Israel-Lebanon war sparks 'human' films at Sundance

PARK CITY, Utah (Reuters) - Eighteen months after the outbreak of Israel’s war with Hezbollah guerrillas in Lebanon, filmmakers from both countries have brought movies conveying frustration over the conflict to the Sundance Film Festival.

Lebanese filmmaker Philippe Aractingi is seen on the sets of his film "Under The Bombs" in this undated publicity photo. Eighteen months after the outbreak of Israel's war with Hezbollah guerrillas in Lebanon, filmmakers from both countries have brought movies conveying frustration over the conflict to the Sundance Film Festival. REUTERS/Handout

Israel’s “Strangers” and Lebanon’s “Under the Bombs” are vying with 14 others for best world dramatic film at Sundance, the top U.S. independent film festival and a growing influence on world filmmaking. Awards will be announced on Saturday.

While “Under the Bombs” puts the conflict at the forefront of its story, with a woman searching for her son amid the rubble of southern Lebanon, the war is the backdrop of a love story between an Israeli and a Palestinian in “Strangers.”

The Israeli directors were filming their love story during the 2006 World Cup soccer championship in Germany when they heard two Israeli soldiers had been kidnapped by Hezbollah.

Israel began bombing southern Lebanon. Hezbollah responded with rocket attacks on Israel, and the directors went home briefly to take stock of the new situation.

The war lasted 34 days and killed some 1,200 people, the majority of whom were civilians in Lebanon.

“It completely changed our plans and the second part of the movie was the war,” said Guy Nattiv, who co-wrote and co-directed “Strangers” with Erez Tadmor. “But it was important for us to maintain the love story.”

Much of “Strangers” takes place at the Palestinian woman’s home in Paris where her Israeli lover finds hostility among her friends to his presence and his country’s bombing of Lebanon.

He is drafted into the war and must decide whether to return to Israel or pursue a relationship fraught with obstacles.


For “Under the Bombs,” Lebanese director Philippe Aractingi shot a day of footage of the bombings before evacuating from Beirut with his family on a French ship.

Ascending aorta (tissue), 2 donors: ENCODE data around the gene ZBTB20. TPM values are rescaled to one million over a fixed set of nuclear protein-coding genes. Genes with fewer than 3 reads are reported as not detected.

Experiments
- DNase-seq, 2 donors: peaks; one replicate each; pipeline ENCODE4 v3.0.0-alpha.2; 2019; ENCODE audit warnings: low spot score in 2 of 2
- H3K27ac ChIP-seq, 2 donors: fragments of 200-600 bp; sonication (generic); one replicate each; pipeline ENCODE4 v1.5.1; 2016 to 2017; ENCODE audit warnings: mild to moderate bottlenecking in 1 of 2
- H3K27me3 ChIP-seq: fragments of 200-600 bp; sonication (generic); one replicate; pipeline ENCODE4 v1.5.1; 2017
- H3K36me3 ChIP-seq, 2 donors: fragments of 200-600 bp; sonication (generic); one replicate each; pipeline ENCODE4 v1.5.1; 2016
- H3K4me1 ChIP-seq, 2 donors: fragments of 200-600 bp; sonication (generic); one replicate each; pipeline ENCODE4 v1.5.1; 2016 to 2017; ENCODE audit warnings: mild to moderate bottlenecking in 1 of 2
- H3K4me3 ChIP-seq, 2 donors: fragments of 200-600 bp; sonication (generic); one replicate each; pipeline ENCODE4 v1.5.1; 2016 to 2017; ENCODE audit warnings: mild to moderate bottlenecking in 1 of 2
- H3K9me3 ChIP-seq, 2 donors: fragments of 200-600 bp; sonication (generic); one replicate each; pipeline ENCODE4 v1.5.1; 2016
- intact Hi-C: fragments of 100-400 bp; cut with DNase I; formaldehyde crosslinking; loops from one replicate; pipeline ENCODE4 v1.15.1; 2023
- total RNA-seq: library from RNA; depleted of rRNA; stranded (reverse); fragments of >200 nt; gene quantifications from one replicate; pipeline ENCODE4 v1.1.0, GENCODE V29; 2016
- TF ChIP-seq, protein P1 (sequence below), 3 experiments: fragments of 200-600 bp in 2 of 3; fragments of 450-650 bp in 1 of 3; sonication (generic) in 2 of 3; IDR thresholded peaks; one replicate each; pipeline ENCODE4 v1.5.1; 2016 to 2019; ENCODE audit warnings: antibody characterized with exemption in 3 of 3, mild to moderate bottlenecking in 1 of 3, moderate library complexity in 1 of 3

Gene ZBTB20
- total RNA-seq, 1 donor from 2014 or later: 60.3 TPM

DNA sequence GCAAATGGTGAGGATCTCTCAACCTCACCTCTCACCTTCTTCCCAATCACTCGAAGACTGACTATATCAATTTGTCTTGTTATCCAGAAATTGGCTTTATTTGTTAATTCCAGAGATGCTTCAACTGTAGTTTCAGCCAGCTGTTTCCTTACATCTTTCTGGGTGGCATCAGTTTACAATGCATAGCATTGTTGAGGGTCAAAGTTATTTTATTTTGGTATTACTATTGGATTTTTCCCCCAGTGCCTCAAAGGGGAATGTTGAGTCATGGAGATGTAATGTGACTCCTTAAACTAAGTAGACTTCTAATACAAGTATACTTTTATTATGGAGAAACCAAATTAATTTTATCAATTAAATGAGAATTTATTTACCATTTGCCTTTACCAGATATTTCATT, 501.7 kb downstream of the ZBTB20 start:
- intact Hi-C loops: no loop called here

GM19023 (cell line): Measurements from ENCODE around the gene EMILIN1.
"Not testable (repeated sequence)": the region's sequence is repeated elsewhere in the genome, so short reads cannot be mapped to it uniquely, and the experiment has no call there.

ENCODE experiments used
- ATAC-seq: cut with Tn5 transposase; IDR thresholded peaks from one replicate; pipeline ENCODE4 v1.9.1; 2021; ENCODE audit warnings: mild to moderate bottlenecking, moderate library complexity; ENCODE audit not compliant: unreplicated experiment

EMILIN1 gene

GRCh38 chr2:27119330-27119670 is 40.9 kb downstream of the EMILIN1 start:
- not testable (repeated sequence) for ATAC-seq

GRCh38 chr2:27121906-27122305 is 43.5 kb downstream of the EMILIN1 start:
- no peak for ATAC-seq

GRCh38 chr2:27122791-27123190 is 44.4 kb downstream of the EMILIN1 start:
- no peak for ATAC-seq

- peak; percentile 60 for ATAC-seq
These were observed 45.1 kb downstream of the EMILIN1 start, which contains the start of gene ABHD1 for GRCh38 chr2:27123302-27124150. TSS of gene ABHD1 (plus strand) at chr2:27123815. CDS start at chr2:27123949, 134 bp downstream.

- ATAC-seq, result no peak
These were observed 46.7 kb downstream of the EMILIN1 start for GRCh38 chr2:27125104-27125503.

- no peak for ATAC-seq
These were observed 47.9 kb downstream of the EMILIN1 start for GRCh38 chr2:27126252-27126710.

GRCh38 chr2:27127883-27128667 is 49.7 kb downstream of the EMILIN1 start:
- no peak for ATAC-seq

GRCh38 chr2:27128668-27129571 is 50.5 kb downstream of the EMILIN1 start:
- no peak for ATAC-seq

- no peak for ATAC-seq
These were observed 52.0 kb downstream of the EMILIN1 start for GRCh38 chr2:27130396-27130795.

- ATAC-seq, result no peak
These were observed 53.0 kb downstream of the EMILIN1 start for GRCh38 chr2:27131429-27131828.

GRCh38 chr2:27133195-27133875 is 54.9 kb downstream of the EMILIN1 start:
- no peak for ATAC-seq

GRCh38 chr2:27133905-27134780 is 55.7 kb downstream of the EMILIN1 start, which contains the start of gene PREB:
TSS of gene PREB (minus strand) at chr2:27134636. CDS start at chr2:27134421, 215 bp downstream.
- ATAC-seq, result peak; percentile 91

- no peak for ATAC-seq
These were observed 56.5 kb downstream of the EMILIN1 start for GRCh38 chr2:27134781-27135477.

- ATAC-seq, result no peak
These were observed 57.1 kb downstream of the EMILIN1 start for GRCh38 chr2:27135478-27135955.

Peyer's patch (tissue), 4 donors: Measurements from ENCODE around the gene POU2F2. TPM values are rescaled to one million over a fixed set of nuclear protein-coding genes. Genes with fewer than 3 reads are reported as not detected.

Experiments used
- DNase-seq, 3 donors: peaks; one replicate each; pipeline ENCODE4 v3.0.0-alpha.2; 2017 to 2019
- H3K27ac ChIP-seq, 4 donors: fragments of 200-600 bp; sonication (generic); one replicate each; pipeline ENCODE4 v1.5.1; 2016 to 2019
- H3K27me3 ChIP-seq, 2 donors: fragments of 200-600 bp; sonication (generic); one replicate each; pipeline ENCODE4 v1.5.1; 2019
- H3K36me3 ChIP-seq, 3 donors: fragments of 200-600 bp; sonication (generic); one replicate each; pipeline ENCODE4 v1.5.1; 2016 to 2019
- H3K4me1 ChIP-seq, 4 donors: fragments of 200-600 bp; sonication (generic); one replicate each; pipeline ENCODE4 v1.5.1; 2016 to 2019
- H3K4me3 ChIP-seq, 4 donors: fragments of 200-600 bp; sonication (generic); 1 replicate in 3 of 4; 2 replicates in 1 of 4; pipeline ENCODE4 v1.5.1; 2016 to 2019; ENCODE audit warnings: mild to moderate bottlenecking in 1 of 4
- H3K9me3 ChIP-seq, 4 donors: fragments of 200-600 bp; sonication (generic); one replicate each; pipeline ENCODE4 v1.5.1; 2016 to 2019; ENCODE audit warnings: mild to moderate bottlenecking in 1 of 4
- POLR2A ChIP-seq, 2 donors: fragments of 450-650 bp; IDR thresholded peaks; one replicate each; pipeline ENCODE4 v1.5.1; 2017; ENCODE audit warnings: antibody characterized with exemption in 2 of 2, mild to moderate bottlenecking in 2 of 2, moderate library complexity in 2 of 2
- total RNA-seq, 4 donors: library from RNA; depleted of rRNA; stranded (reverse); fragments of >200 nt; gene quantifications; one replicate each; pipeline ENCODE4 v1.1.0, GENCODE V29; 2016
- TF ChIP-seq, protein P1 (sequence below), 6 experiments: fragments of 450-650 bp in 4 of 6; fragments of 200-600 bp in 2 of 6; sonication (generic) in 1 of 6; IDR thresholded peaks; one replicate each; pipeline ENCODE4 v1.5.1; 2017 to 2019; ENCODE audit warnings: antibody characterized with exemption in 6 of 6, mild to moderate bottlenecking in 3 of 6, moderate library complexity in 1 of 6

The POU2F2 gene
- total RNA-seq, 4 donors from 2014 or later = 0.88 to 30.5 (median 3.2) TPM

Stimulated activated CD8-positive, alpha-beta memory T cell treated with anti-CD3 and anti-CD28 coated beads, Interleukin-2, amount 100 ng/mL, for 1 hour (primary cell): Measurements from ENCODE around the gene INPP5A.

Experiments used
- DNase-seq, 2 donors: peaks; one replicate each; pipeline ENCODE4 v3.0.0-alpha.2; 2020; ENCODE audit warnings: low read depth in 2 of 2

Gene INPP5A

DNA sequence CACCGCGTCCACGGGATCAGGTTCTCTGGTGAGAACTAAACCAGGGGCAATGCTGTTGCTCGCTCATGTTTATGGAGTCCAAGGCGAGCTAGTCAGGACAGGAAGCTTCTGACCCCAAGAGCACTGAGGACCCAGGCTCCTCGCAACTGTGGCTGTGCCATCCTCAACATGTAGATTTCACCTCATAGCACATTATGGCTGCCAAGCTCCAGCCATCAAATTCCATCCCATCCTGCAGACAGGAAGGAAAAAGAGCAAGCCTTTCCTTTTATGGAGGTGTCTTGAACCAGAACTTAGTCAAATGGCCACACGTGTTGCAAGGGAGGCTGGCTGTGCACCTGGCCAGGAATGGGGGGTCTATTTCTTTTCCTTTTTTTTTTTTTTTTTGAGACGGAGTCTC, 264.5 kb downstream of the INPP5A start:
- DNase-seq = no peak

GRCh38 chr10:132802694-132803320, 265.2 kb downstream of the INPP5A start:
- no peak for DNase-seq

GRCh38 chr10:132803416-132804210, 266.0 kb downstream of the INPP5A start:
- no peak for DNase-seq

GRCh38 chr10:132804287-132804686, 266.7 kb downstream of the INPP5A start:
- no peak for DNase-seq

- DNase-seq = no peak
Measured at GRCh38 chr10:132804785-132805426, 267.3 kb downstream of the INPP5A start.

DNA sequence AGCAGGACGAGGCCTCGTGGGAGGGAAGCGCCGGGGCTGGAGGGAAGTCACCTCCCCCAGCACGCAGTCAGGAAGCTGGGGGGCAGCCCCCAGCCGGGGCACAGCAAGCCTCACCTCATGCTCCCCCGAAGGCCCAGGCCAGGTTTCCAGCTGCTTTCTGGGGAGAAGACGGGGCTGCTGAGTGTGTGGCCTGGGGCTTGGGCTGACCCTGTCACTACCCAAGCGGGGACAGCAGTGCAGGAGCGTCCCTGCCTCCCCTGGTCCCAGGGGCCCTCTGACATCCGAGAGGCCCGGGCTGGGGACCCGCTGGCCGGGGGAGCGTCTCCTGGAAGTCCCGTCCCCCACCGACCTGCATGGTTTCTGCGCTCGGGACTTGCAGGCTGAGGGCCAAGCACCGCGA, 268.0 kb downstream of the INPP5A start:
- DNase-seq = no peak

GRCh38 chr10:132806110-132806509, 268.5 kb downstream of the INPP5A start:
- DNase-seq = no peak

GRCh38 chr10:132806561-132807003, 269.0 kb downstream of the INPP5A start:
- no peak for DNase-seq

“I was feeling anger and hatred and I needed to not fall into that, but transform this into a creative act,” Aractingi told Reuters. “It’s a tough, dramatic film, and not funny, but it is still a positive response.”

He returned two days after the cease-fire was declared with a film synopsis and a handful of actors. He relied heavily on improvisation and local people to tell the story.

His movie opens with a wealthy woman returning to Lebanon and hiring the only taxi driver willing to travel to the country’s southern region to search for her sister and six-year-old son.

They encounter bombed out roads that make them take circuitous routes, finally ending up in her birth village where many have died and few homes are standing. They pick up a few murky clues to her son’s whereabouts, which keep her wavering between hope and desperation.

Slowly, the woman and taxi driver grow closer and comfort each other despite class differences and her initial aloofness. They cry in a cemetery about the personal costs of wars that have plagued Lebanon for more than 30 years.

“Under the Bombs” won a human rights award at the Venice Film Festival, which Aractingi says validated it as a “human film, not a political one.”

The Israeli directors of “Strangers” also expressed the need to make their film more human than political.

“The new generation of filmmakers wants to reconcile and solve problems,” said Nattiv. “We are not left and not right.”

And like Aractingi, Nattiv and Tadmor said putting the conflict on film was cathartic. “It is hard for us, but we deal with it with cinema,” said Nattiv.